Category: jazz

On this day in music history: June 15, 1978 – …

On this day in music history: June 15, 1978 – “Sunlight”, the eighteenth studio album by Herbie Hancock is released. Produced by Herbie Hancock and David Rubinson, it is recorded at The Automatt, Different Fur Trading Co. in San Francisco, CA and The Village Recorder in Los Angeles, CA from August 1977 – May 1978. Following collaborations with his former Miles Davis band mates Ron Carter, Tony Williams, Wayne Shorter and trumpeter Freddie Hubbard under the name V.S.O.P., Herbie Hancock shifts musical gears once again.  A tireless innovator always in search of new musical avenues to explore, Hancock merges his stellar jazz chops with more mainstream R&B, pop and disco sounds on his next release. For “Sunlight”, Hancock assembles a group of top musicians to back him including Leon “Ndugu” Chancler, Harvey Mason, Tony Williams (drums), “Wah Wah” Watson, Ray Parker, Jr. (guitars), Jaco Pastorius, Byron Miller, Paul Jackson (bass), Bennie Maupin, Ernie Watts (saxophone), Bill Summers and Raul Rekow (percussion). The first album to feature him singing, it also marks the beginning of Hancock’s use of the Sennheiser Vocoder VSM 201 heard prominently on the first single “I Thought It Was You” (#85 R&B), becoming a key element of his sound throughout the rest of the 70’s and well into the 80’s. To promote the single in clubs, Columbia Records in the US issues a promotional 12" of the song (b/w the title track), featuring a unique edit that to date has never been released anywhere else. This promo has become a sought after collector’s item by fans in later years. The jazz/funk fusion and disco flavored sound of “I Thought”, while drawing a mixed reaction from his more straight ahead traditional jazz audience, it brings the prolific musician a newer and younger audience that embraces the new sound. Hancock also re-records “I Thought It Was You” again in 1979 with Japanese vocalist Kimiko Kasai for the album “Butterfly”, released exclusively in Japan. In and out of print for many years, the album is remastered and reissued on CD in 2013 as part of the career spanning box set “The Complete Columbia Album Collection 1972-1988”. “Sunlight” peaks at number three on the Billboard Jazz album chart, number thirty one on the R&B album chart, and number fifty eight on the Top 200.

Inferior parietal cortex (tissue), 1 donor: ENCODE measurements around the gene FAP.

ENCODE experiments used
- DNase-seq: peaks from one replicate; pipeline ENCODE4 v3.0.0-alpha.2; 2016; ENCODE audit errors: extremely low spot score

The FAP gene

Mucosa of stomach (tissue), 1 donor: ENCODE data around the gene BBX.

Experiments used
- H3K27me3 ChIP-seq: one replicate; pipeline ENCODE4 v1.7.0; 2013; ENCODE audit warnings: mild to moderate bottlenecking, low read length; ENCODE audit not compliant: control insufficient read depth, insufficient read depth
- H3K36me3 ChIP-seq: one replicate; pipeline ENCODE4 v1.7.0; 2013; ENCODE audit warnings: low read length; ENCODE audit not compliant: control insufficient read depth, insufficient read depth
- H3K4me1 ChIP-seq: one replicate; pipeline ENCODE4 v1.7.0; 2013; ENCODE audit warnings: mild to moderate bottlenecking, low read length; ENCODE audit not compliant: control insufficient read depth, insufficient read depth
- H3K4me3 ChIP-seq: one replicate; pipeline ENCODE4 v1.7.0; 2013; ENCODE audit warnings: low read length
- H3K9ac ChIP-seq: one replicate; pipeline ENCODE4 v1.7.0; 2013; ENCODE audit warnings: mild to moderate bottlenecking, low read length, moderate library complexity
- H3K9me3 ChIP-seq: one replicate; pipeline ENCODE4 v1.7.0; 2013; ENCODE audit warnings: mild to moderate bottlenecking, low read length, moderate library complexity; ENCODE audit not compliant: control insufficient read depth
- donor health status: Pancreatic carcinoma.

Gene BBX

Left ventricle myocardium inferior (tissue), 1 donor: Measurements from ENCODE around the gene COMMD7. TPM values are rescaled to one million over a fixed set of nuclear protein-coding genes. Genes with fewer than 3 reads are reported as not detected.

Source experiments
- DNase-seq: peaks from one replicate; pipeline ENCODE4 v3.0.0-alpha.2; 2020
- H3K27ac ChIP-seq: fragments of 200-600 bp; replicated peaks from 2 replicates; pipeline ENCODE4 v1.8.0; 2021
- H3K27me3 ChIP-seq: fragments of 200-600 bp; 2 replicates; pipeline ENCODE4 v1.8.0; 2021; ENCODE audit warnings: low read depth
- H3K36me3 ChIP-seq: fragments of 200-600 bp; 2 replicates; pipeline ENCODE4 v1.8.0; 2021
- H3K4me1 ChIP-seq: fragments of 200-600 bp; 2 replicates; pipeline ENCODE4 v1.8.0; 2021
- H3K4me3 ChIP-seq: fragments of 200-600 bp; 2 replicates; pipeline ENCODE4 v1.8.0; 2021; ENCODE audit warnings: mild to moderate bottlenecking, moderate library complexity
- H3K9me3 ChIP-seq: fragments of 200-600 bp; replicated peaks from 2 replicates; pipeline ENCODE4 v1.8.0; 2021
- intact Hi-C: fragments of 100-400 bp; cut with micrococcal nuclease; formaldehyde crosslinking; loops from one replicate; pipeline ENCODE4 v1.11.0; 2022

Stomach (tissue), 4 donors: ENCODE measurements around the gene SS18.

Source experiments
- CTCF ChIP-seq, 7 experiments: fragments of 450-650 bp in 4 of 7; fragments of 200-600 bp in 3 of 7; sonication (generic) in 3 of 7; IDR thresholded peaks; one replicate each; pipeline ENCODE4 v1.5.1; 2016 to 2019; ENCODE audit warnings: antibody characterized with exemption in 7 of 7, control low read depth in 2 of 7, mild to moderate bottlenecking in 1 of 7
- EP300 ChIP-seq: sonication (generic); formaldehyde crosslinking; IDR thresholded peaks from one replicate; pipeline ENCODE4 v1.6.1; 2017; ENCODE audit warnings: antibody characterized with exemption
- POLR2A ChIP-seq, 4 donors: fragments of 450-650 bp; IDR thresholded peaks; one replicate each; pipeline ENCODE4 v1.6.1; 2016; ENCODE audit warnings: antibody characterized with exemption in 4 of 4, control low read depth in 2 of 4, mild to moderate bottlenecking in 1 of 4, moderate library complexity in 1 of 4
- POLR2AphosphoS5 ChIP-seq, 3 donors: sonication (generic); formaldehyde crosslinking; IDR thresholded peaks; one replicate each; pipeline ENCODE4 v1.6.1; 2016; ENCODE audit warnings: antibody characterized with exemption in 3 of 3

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Early Rolling Stone Covers – Photos by Baron W…

Early Rolling Stone Covers – Photos by Baron Wolman

Issue #2 – Tina Turner, 1967

Issue #6 – Janis Joplin, 1968 

Issue #7- Jimi Hendrix, 1968

Issue #13 – Tiny Tim, 1968

Issue #14 – Frank Zappa, 1968